Jessie Marin got hooked on Kidznotes several years ago when, as a second-grader at Club Boulevard Elementary in Durham, she spied an array of instruments the organization was displaying during an open house at the school.
“Mom, can I play one?” Jessie immediately wanted to know.
The answer was yes – with help from Kidznotes. Because the nonprofit, which was launched in 2010, makes music lessons and instruments available for free to any student at the eight Durham and Raleigh schools it serves.
Jessie, now an 11-year-old sixth-grader, was one of about 300 Kidznotes students who performed onstage Saturday morning at the Holton Career and Resource Center for the organization’s fifth-annual winter concert. Jessie played both guitar and violin on several selections, including Bach’s Brandenburg Concerto No. 3.
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Jessie talked before the concert about how much she likes playing with fellow musicians.
“It’s really cool when you play an instrument in an orchestra and you hear all those instruments making those beautiful sounds,” she said.
But, for Kidznotes, the music is part of a more ambitious agenda.
“It’s a music system for social change whose whole mission is to serve children and families who would not otherwise have the opportunity – to empower kids through music,” said Katie Wyatt, executive director.
In the Raleigh and Durham schools that Kidznotes serves, at least 70 percent of the students qualify for free or reduced-price lunches.
Higher test scores
Wyatt also connects the dots between music and the program’s overarching goal, explaining how the music lessons it offers are about much more than hitting the right notes and playing expressively.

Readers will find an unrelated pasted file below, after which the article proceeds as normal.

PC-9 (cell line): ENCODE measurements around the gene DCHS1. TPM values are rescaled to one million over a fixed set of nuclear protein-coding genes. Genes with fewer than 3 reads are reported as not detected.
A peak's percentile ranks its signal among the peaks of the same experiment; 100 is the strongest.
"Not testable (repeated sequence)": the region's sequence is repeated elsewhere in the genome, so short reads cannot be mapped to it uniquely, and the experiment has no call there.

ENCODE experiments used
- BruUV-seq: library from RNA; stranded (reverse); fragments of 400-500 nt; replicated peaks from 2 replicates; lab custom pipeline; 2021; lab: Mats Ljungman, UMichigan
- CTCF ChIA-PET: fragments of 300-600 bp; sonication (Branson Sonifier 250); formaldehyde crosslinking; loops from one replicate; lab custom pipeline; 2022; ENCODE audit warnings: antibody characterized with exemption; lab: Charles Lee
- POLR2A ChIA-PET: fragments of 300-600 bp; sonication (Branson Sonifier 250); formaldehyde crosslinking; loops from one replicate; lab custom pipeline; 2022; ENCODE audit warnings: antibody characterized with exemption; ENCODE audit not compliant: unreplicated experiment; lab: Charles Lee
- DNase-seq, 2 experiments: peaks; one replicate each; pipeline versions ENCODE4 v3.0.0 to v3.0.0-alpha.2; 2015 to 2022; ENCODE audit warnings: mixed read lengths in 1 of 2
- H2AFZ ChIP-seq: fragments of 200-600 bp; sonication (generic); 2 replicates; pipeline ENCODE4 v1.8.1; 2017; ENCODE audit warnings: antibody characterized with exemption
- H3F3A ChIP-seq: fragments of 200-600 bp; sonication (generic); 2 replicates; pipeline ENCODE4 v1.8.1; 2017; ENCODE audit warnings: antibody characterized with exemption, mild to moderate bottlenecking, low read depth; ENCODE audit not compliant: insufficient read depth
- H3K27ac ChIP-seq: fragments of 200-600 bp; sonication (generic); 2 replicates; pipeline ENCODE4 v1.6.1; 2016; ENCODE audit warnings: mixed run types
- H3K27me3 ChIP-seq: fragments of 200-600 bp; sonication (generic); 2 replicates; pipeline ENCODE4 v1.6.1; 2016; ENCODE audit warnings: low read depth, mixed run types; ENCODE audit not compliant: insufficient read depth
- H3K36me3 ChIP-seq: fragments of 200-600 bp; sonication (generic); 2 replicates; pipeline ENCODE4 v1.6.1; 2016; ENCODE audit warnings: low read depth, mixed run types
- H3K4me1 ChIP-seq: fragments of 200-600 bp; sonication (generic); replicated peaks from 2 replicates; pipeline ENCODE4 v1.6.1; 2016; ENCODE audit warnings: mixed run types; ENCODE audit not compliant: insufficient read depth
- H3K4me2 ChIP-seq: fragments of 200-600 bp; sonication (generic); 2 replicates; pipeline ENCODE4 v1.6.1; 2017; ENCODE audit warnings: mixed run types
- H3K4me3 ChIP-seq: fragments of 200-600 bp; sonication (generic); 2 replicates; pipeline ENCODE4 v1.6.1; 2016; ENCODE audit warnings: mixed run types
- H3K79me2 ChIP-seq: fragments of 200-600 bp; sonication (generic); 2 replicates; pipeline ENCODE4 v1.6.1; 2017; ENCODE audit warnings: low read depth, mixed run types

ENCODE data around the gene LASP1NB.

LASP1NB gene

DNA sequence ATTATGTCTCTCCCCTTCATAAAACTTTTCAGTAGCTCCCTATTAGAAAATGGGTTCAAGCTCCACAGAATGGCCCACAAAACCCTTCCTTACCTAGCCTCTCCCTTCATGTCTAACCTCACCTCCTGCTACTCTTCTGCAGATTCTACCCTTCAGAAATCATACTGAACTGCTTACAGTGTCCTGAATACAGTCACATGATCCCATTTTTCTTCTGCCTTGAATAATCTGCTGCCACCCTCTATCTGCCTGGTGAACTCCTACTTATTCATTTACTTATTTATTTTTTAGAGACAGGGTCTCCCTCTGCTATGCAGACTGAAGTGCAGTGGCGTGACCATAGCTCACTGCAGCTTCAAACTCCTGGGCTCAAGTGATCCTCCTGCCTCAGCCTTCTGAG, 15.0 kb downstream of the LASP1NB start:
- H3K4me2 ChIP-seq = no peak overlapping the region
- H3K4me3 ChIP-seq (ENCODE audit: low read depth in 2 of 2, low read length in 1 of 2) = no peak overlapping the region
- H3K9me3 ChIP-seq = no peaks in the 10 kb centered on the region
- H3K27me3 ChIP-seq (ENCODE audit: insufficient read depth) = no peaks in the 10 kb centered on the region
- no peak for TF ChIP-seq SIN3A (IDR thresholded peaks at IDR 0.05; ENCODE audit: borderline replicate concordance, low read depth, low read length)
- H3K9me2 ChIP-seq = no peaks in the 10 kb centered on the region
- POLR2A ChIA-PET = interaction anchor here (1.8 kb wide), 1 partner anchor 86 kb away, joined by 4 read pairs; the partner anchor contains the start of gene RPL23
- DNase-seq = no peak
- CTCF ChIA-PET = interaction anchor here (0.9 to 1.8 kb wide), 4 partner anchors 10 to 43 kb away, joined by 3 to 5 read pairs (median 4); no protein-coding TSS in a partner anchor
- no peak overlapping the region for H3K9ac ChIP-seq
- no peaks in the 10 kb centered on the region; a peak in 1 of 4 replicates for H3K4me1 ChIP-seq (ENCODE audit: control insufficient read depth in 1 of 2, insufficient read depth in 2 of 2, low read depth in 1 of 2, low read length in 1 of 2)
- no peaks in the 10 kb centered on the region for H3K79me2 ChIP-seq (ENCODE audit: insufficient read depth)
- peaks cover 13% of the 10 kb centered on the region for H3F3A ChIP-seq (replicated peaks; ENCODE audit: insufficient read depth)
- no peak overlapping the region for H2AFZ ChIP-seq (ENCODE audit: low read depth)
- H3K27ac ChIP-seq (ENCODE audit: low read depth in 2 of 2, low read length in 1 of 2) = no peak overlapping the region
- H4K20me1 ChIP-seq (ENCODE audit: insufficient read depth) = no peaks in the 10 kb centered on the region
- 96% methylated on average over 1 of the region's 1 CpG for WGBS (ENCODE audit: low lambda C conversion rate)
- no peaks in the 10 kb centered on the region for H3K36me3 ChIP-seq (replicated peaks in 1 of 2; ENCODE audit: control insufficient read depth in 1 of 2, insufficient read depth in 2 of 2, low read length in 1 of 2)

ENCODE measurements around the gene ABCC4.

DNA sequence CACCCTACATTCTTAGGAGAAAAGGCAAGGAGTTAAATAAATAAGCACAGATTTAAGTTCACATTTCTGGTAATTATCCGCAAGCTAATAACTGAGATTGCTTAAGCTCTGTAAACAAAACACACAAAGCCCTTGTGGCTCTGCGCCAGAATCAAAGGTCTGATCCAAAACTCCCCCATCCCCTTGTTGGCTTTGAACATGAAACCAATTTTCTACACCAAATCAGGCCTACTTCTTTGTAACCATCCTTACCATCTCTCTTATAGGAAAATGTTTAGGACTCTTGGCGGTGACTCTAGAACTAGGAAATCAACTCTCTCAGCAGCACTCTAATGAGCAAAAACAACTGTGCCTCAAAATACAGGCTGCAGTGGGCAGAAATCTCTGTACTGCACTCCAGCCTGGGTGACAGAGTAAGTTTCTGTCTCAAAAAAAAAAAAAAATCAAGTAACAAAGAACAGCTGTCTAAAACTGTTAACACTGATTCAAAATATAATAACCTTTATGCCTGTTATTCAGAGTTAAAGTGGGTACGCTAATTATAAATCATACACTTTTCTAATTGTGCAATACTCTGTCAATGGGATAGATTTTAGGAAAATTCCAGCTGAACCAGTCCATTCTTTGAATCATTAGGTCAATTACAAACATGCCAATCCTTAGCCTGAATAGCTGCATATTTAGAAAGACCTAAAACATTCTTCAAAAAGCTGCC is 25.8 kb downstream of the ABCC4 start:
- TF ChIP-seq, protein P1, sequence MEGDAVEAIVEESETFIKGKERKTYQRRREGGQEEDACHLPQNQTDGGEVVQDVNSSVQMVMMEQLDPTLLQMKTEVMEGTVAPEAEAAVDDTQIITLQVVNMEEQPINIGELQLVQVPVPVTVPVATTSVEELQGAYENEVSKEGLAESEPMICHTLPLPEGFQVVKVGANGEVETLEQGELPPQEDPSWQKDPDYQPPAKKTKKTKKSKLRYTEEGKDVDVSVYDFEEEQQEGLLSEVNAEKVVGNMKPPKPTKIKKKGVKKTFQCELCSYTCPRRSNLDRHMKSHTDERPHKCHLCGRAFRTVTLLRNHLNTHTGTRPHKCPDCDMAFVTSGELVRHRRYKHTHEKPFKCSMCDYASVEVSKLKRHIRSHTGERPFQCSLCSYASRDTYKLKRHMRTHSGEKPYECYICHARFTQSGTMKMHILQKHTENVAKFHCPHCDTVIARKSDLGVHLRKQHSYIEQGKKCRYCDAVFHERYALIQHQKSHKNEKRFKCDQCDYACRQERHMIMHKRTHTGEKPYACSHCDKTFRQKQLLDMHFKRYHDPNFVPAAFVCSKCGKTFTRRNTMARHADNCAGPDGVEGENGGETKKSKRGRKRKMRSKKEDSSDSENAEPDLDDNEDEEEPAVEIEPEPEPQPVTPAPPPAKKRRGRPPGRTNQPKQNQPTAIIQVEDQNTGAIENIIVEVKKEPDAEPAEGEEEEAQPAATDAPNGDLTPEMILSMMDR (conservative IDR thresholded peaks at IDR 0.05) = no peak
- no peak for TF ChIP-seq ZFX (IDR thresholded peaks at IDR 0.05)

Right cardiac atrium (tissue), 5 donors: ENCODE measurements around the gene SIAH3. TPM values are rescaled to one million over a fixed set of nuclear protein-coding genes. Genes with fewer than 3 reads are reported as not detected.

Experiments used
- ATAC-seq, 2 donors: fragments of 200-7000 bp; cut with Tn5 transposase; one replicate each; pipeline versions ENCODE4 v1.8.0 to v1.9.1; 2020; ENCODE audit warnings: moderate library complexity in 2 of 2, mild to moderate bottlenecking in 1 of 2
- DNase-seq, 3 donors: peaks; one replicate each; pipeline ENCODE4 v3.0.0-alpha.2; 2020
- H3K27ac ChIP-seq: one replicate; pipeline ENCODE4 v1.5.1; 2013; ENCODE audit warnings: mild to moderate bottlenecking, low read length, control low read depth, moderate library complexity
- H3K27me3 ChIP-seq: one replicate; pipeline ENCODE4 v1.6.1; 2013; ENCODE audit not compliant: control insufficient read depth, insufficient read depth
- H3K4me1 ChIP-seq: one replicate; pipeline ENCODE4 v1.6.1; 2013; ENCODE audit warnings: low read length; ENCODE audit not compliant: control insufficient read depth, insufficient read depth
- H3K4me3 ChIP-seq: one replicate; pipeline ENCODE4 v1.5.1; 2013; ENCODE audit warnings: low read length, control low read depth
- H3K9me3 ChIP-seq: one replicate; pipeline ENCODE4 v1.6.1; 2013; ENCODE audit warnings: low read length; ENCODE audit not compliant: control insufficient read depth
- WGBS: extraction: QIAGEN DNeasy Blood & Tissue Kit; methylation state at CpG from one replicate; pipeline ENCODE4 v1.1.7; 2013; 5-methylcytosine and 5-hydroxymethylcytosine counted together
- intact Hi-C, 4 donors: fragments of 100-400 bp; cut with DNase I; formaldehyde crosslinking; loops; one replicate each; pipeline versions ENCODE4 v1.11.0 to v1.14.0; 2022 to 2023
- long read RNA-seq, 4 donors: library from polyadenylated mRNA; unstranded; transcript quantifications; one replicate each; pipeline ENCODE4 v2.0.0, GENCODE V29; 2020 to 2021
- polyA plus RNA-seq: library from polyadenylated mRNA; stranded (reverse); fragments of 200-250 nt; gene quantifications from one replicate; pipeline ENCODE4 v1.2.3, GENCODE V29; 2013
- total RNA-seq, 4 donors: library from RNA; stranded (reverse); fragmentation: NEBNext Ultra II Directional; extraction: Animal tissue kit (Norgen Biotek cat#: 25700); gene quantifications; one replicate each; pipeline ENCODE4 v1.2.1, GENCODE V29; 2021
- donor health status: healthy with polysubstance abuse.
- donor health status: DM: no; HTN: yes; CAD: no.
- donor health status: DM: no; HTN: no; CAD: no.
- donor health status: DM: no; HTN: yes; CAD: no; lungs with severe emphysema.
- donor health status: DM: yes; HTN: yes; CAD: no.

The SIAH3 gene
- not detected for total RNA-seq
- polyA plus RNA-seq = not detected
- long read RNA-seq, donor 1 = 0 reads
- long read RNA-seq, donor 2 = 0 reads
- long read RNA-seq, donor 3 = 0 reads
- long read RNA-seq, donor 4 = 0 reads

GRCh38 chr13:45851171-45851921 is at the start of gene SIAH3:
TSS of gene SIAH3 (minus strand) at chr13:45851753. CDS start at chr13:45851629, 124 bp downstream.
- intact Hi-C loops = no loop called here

“Mounds of data,” she noted, “support that the right and left brain coordination that occurs in a young child ... who is spending an inordinate amount of time on how to play an instrument, are actually building different and more powerful synapses in their brain.”
The result, Kidznotes boasts, is higher test scores. The organization boasts that of the students who have spent at least a year in the program, 80 percent have scored proficient or higher in their fifth-grade end-of-grade math tests. That compares with 36 percent for their classroom peers.
Kidznotes has provided music instruction to about 500 students since its inception. It’s based on El Sistema, an influential music education program developed in Venezuela in the 1970s whose graduates include Grammy-award-winning conductor Gustavo Dudamel. Today Kidznotes is one of 120 El Sistema-inspired programs operating across the U.S.
Kidznotes is laying expansion plans with the help of fellow nonprofit Band Together NC.
Reaching more kids
Each year Band Together selects a nonprofit partner that it works alongside to boost its funding from donations and grants – and via a major charity concert. Last month it named Kidznotes as its partner for 2016.
“Our goal is to serve 1,000 kids by 2020 – 500 in Raleigh and 500 in Durham,” said Keith Strombotne, Kidznotes’ director of development and community partnerships.
Andrea Cherry, 31, a single mom, bubbles with enthusiasm over the program’s benefits to her son, André, a first-grader at Raleigh’s Poe Magnet Elementary School.
“Music is so important for children,” she said. “It opens up a whole other level of imagination for them. That’s priceless.”
In addition, Cherry said, the program has boosted her son’s self-image.
“It helps him to empower himself, (to) say I can do this,” she said.
Similarly, Jessie Marin’s parents – Rodolfo, 41, an electrician’s assistant, and Yesenia, 39, a preschool teacher – say the program has improved their daughter’s self-confidence. And they talk about how self-disciplined Jessie has to be to fit in the Kidznotes’ instruction – which totals 10 hours a week during the school year – along with her homework and chores.
Their younger daughter, Jacqueline, a first-grader, has followed Jessie into the Kidznotes program. Right now she’s a percussionist.
“There’s a lot of notes to play in percussion,” Jacqueline said. “Sometimes I get confused” and stop playing altogether.
But whenever she hits a roadblock, she added, “I try again and again and again.”
That’s music to the ears of any parent.